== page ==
“Unfortunately we were unable to integrate shelf reef data, and this was one of the failures of SOE 2016. This is now being addressed by national BRUVS and AUV working groups, underpinned by the standard operating procedures outlined in the field manuals.

“I anticipate that through the standard operating procedures and national working groups we will have a much greater impact on SOE 2021, with more focussed information on the status of in situ marine biodiversity, to match the already extensive data that we have on pressures and the performance of extractive industries.”

A Smooth Stingray (Dasyatis brevicaudata) in weedy seagrass at Geographe Marine Park, WA. Surprisingly large areas of seagrass were found when the marine park was sampled using randomised spatially-balanced survey design. Image: Curtin University

Designing surveys to support evidence-based management

Scott Foster led the team that produced the Survey Design Field Manual. He says that while monitoring is the tool for gathering objective knowledge (especially about trends), it is more than just a series of surveys.

“To enable effective monitoring, data collection needs to be coherent and standardised to support evidence-based decision-making,” Dr Foster says. "Standardisation also reduces extraneous variation, increasing the amount of accessible information contained in data.”

Dr Foster says monitoring and surveying should start with defining the research question, and that leads to designing where and how to sample, and how to get as much useful information as possible from your investment.

“A researcher who chooses sampling sites based on where they expect to see the most biodiversity won’t be able to make any statements about an entire reef system or marine park, as they won’t know how representative the chosen sites are of the system," he says. "The simple solution is to randomise the sampling locations, possibly including an increased emphasis on locations with particular environmental conditions."

He says a randomised spatially-balanced survey design was used in 2014–2015 to develop a monitoring baseline at Geographe Marine Park south of Perth, an area initially thought to contain only about five percent seagrass. The sampling revealed the area to be 40 percent seagrass, but this would not have been discovered had the researchers sampled only where seagrass was thought to be present.

Maximising the value and quality of marine data

Vanessa Lucieer of the University of Tasmania Institute for Marine and Antarctic Studies led the team that produced the Multibeam Echosounder Field Manual, which covers procedures such as mapping speed, scale and resolution, data collection, validation and processing. She says that standardisation, hand in hand with open data, is the way forward for marine research.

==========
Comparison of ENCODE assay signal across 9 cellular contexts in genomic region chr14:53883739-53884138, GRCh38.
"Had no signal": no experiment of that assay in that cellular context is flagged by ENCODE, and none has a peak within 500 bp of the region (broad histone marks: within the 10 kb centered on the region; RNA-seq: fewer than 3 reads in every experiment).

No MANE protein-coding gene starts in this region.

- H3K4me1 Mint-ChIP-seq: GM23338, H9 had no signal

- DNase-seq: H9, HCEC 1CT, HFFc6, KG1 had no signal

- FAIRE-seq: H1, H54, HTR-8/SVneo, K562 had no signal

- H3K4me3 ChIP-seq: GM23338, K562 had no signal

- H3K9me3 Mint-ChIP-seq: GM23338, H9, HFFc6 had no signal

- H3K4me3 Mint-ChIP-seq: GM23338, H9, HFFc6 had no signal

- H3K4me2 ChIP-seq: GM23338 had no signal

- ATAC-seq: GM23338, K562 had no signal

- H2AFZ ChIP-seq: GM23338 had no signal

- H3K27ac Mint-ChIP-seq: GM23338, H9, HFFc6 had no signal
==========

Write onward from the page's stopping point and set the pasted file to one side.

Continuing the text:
Vanessa Lucieer of the University of Tasmania Institute for Marine and Antarctic Studies says the manuals will help to streamline and bring clarity to all stages of the research process, bridging gaps between the people who fund, collect, process and use ocean data.

“Our capacity to learn about ocean ecosystems is limited by the cost of surveys and data assimilation,” Dr Lucieer says. “Seafloor mapping is a big investment in equipment, skills and ship time, so we need to build efficiencies and collaborations that maximise the quality and value of our data. If the aim is to compare data nationally or over time, we need to know that the differences we see are real, and not a feature of different approaches.”

Dr Lucieer says the manuals will help to streamline and bring clarity to all stages of the research process, bridging gaps between the people who fund, collect, process and use ocean data.

“They will foster efficiencies through consistency and transferability that will enable us to answer the bigger questions as part of a collaborative group,“ she says. “We’ll spend less time on data processing, and provide more rapid, multidisciplinary responses to contemporary questions, plus accessible, comparable and consistent data products for stakeholders.

“Having standard validation procedures for covering such contingencies can also provide a safety mechanism to help to prevent mistakes.

"For example, acoustic mapping in the Flinders Australian Marine Park identified an area that looked like sandy seabed. But after noticing a lone sponge, we realised there must be bedrock underneath the sediment. Had we had a sub-bottom profiler on board we could have confirmed this.

"Next time we map in this sediment-veneer habitat (thin layer of sediment covering low-profile reef) we will ensure we have the right tools for the job.

“It sounds simple, but without standards, no two people are going to approach it the same way. It’s a bit like baking a chocolate cake: anyone can do it, but if you want to go into mass production, you all need to follow the recipe. We need to work collegially and work on nationalised questions; the days of working in silos are gone.”

Making biological samples worthy, classifiable and storable

The field manuals also cover the pre-planning steps needed for a successful marine survey. Kirrily Moore of the Tasmanian Museum and Art Gallery has first-hand experience of the problems that can occur when biological sampling happens without sufficient standardisation and pre-survey planning.